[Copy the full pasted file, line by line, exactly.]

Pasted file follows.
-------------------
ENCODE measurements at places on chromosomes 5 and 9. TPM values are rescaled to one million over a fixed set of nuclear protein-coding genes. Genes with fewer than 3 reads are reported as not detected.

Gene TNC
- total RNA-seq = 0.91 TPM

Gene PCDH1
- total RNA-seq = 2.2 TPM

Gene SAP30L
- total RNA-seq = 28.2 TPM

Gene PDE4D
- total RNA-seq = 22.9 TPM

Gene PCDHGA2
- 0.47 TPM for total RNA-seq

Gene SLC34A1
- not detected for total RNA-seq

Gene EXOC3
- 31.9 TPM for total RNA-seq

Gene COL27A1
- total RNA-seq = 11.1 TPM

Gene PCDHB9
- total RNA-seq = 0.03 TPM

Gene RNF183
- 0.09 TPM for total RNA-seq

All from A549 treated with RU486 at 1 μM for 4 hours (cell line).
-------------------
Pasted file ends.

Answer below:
ENCODE measurements at places on chromosomes 5 and 9. TPM values are rescaled to one million over a fixed set of nuclear protein-coding genes. Genes with fewer than 3 reads are reported as not detected.

Gene TNC
- total RNA-seq = 0.91 TPM

Gene PCDH1
- total RNA-seq = 2.2 TPM

Gene SAP30L
- total RNA-seq = 28.2 TPM

Gene PDE4D
- total RNA-seq = 22.9 TPM

Gene PCDHGA2
- 0.47 TPM for total RNA-seq

Gene SLC34A1
- not detected for total RNA-seq

Gene EXOC3
- 31.9 TPM for total RNA-seq

Gene COL27A1
- total RNA-seq = 11.1 TPM

Gene PCDHB9
- total RNA-seq = 0.03 TPM

Gene RNF183
- 0.09 TPM for total RNA-seq

All from A549 treated with RU486 at 1 μM for 4 hours (cell line).